Maples playing catch-up

Tyler Maples will burn SEC cornerbacks someday, but he must learn before he can burn. He will make receptions someday, but he must catch up before he can catch passes.

After spending the first nine days of preseason drills at safety, Maryville native Tyler Maples began working with Tennessee's wide receivers earlier this week. To say he was trailing the other freshman wideouts at the time of the switch would be seriously understating the case.

"He was way behind, just on terminology alone," Vol receivers coach Trooper Taylor said. "He learned some of it during the summer but trying to recall all of that – and forget everything he just learned on defense – is tough."

Fortunately for Tennessee, Maples is a quick study. As a result, the 6-2, 190-pounder has made up some ground since making the defense-to-offense switch on Monday.

"For him to come over and pick it up as fast as he has is something I'm impressed with," Taylor said. "He can at least line up in a formation now. He still doesn't know all of the plays and the signals yet, but he's getting there."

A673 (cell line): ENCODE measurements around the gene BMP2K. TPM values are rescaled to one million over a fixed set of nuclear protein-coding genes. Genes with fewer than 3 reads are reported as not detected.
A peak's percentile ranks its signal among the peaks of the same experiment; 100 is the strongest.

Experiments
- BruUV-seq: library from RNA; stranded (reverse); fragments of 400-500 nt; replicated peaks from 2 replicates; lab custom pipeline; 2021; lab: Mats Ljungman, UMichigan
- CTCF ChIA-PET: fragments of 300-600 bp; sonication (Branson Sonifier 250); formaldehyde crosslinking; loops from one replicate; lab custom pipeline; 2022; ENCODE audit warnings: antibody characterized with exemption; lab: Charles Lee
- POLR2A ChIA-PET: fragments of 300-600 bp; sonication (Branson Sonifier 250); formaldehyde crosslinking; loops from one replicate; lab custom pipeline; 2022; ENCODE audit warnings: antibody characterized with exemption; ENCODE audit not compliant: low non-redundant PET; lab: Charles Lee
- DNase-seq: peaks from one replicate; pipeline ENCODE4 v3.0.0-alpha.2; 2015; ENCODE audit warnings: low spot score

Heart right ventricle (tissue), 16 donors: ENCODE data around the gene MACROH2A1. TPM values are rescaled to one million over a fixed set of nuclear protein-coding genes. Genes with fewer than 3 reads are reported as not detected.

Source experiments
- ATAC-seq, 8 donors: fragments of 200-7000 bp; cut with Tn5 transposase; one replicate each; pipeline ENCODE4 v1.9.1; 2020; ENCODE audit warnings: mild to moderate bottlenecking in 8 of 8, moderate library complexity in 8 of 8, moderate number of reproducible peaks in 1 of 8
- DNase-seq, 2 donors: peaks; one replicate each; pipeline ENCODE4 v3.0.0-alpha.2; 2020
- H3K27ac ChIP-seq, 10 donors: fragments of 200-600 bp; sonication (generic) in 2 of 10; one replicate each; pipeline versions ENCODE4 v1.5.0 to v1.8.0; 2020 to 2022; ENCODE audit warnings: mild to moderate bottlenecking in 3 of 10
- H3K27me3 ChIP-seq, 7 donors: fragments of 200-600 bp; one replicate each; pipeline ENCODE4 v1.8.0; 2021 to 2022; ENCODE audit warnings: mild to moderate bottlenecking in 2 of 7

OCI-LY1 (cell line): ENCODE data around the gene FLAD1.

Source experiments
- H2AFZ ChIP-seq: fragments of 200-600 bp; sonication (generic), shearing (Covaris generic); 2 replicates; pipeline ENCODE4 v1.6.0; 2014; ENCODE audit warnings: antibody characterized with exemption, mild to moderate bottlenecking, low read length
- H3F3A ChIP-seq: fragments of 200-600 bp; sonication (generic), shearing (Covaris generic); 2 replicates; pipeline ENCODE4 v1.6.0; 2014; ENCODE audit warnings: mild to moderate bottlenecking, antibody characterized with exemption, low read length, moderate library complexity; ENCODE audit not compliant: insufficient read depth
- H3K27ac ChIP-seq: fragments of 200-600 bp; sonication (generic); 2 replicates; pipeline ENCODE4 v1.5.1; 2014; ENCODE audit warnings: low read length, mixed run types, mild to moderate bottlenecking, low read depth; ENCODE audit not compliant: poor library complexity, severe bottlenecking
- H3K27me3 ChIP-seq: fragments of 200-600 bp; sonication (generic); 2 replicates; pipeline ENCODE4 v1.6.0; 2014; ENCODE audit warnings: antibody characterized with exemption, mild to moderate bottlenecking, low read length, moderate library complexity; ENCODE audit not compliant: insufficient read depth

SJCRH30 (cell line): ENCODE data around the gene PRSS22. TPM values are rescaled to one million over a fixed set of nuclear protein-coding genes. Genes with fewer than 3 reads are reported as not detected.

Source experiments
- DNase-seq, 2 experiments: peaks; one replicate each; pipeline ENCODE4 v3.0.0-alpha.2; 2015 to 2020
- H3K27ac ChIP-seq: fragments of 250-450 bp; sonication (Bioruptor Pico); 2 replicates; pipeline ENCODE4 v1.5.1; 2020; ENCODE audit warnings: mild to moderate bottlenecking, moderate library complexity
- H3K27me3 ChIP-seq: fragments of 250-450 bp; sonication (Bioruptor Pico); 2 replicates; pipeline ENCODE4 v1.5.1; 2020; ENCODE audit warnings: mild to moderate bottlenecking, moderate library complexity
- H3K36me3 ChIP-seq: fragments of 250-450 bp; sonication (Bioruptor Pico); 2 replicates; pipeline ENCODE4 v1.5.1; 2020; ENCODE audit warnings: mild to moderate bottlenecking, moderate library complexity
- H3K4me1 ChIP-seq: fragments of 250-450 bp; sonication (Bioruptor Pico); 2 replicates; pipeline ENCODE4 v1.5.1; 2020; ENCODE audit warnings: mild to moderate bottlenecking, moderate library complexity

Maples was the state's Mr. Football in Class 4A last fall after catching 56 passes for more than 1,200 yards and 19 touchdowns as a senior at Maryville High School. He also returned seven kickoffs for 206 yards and a touchdown.

Because Tennessee has an abundance of young wideout prospects, Maples opened his college career on defense. Midway through preseason drills, however, the coaching staff decided to give him a look at receiver. So far, he is making the most of his opportunity.

"I like his hands and I like his work ethic," Taylor said. "Right now he's still trying to learn the plays. I have to stay behind him and tell him the plays, tell him what to do. Once he starts reacting and getting the feel of things, he's going to be OK."

Maples may have much to learn, but he already has one skill that can't be taught: He's a natural-born playmaker.

"One on one versus a defensive back is where he shows he can make some plays," Taylor said. "When a guy is pressing in his face, he's able to get off and make a play, and that's impressive to me."


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